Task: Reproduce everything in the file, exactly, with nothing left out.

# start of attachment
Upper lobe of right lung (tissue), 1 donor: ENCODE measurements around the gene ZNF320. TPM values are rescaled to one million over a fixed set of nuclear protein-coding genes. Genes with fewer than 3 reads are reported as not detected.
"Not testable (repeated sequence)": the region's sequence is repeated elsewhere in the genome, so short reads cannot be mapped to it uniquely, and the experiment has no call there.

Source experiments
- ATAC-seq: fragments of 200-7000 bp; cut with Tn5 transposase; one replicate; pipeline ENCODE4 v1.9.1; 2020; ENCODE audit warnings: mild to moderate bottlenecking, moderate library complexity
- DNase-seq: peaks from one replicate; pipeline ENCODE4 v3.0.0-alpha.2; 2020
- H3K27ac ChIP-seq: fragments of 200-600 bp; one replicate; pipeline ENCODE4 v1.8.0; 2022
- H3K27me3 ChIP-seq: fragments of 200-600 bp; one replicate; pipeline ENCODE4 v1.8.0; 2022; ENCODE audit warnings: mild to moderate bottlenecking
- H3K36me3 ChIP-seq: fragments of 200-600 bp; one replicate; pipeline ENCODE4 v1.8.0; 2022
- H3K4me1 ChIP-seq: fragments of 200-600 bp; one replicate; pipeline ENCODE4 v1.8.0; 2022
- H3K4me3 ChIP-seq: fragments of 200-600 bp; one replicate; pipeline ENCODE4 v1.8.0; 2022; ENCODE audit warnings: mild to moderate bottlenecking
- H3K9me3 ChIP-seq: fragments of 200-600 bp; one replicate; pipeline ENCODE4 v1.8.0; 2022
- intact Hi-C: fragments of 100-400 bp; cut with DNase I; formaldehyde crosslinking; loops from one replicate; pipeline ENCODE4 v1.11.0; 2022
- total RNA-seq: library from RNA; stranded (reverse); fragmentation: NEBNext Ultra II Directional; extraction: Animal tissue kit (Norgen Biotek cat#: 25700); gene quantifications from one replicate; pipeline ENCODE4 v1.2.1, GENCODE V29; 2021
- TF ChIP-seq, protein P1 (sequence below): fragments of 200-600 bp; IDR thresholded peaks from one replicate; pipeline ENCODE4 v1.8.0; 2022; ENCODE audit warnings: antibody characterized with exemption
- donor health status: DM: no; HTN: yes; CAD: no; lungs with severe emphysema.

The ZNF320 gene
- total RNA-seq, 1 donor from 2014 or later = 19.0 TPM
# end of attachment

Upper lobe of right lung (tissue), 1 donor: ENCODE measurements around the gene ZNF320. TPM values are rescaled to one million over a fixed set of nuclear protein-coding genes. Genes with fewer than 3 reads are reported as not detected.
"Not testable (repeated sequence)": the region's sequence is repeated elsewhere in the genome, so short reads cannot be mapped to it uniquely, and the experiment has no call there.

Source experiments
- ATAC-seq: fragments of 200-7000 bp; cut with Tn5 transposase; one replicate; pipeline ENCODE4 v1.9.1; 2020; ENCODE audit warnings: mild to moderate bottlenecking, moderate library complexity
- DNase-seq: peaks from one replicate; pipeline ENCODE4 v3.0.0-alpha.2; 2020
- H3K27ac ChIP-seq: fragments of 200-600 bp; one replicate; pipeline ENCODE4 v1.8.0; 2022
- H3K27me3 ChIP-seq: fragments of 200-600 bp; one replicate; pipeline ENCODE4 v1.8.0; 2022; ENCODE audit warnings: mild to moderate bottlenecking
- H3K36me3 ChIP-seq: fragments of 200-600 bp; one replicate; pipeline ENCODE4 v1.8.0; 2022
- H3K4me1 ChIP-seq: fragments of 200-600 bp; one replicate; pipeline ENCODE4 v1.8.0; 2022
- H3K4me3 ChIP-seq: fragments of 200-600 bp; one replicate; pipeline ENCODE4 v1.8.0; 2022; ENCODE audit warnings: mild to moderate bottlenecking
- H3K9me3 ChIP-seq: fragments of 200-600 bp; one replicate; pipeline ENCODE4 v1.8.0; 2022
- intact Hi-C: fragments of 100-400 bp; cut with DNase I; formaldehyde crosslinking; loops from one replicate; pipeline ENCODE4 v1.11.0; 2022
- total RNA-seq: library from RNA; stranded (reverse); fragmentation: NEBNext Ultra II Directional; extraction: Animal tissue kit (Norgen Biotek cat#: 25700); gene quantifications from one replicate; pipeline ENCODE4 v1.2.1, GENCODE V29; 2021
- TF ChIP-seq, protein P1 (sequence below): fragments of 200-600 bp; IDR thresholded peaks from one replicate; pipeline ENCODE4 v1.8.0; 2022; ENCODE audit warnings: antibody characterized with exemption
- donor health status: DM: no; HTN: yes; CAD: no; lungs with severe emphysema.

The ZNF320 gene
- total RNA-seq, 1 donor from 2014 or later = 19.0 TPM